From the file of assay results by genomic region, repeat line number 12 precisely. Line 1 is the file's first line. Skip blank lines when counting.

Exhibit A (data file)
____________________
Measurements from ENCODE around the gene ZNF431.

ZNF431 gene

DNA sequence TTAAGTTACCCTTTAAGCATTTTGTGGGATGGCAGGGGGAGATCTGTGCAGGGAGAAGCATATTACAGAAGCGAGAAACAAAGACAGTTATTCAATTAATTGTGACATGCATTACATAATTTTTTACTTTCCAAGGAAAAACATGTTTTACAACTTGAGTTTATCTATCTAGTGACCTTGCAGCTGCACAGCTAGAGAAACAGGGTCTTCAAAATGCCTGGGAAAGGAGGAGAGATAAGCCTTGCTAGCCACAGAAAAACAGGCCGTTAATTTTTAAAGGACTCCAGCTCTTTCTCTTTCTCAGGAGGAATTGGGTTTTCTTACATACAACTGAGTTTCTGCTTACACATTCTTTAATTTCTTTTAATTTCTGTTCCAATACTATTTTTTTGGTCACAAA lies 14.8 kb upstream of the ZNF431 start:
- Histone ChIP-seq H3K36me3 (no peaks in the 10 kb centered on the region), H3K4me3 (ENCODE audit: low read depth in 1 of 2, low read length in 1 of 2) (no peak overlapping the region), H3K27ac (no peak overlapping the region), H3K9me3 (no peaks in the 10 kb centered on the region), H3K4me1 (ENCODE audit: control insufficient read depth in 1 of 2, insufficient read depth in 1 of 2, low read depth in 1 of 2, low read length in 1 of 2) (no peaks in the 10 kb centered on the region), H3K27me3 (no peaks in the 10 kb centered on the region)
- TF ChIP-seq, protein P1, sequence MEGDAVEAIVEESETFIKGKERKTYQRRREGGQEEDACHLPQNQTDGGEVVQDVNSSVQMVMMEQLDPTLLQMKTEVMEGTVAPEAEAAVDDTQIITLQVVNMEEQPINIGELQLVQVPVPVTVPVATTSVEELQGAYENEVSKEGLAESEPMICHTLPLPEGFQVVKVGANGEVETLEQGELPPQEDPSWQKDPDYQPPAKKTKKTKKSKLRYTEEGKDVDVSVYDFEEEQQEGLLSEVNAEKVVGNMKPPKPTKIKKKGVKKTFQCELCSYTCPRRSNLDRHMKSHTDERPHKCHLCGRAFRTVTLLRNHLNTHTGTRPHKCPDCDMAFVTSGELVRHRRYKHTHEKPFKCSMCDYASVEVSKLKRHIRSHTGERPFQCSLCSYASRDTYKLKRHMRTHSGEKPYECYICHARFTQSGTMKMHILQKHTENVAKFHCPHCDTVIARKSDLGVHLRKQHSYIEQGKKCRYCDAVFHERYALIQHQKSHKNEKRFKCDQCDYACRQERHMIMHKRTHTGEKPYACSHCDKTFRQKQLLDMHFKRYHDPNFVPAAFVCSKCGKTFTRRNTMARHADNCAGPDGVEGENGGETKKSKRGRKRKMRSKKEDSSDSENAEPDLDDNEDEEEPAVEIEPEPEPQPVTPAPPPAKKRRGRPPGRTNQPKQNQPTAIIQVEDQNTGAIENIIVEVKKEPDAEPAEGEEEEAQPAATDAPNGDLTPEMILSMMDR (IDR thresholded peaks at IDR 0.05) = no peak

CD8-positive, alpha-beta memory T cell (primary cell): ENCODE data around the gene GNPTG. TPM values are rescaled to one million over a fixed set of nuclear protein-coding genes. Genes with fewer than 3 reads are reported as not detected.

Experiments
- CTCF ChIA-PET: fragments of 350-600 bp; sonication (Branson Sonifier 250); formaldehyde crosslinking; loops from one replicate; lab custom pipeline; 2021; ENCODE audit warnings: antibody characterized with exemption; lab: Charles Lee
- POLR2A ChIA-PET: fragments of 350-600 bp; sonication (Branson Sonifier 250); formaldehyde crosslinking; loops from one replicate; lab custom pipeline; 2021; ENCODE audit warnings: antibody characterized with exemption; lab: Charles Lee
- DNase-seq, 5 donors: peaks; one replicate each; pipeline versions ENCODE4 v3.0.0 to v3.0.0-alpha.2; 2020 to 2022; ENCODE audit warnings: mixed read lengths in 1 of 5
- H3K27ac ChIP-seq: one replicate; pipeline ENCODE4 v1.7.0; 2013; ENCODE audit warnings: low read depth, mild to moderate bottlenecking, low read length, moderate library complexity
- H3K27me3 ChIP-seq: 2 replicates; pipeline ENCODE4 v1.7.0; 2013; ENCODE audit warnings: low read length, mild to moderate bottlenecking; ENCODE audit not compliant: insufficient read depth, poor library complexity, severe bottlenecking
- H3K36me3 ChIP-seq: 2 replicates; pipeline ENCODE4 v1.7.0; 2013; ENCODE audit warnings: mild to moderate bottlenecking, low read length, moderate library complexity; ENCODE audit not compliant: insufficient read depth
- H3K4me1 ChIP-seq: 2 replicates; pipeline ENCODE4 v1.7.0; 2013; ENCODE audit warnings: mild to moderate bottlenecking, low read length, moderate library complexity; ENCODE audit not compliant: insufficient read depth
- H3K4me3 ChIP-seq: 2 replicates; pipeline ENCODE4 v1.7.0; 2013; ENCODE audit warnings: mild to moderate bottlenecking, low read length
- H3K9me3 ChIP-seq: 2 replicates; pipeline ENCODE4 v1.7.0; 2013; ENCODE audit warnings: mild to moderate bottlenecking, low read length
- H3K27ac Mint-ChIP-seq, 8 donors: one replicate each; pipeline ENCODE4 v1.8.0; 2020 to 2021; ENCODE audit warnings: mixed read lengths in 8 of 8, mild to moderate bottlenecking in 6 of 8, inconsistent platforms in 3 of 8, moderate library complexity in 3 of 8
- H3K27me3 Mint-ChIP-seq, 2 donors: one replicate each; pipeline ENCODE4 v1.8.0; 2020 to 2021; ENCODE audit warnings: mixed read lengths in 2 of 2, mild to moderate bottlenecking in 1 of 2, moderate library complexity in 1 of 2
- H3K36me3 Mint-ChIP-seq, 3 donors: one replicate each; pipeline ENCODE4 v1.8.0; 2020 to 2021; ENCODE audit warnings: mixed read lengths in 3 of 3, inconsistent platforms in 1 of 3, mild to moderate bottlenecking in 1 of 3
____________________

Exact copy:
- H3K27me3 ChIP-seq: 2 replicates; pipeline ENCODE4 v1.7.0; 2013; ENCODE audit warnings: low read length, mild to moderate bottlenecking; ENCODE audit not compliant: insufficient read depth, poor library complexity, severe bottlenecking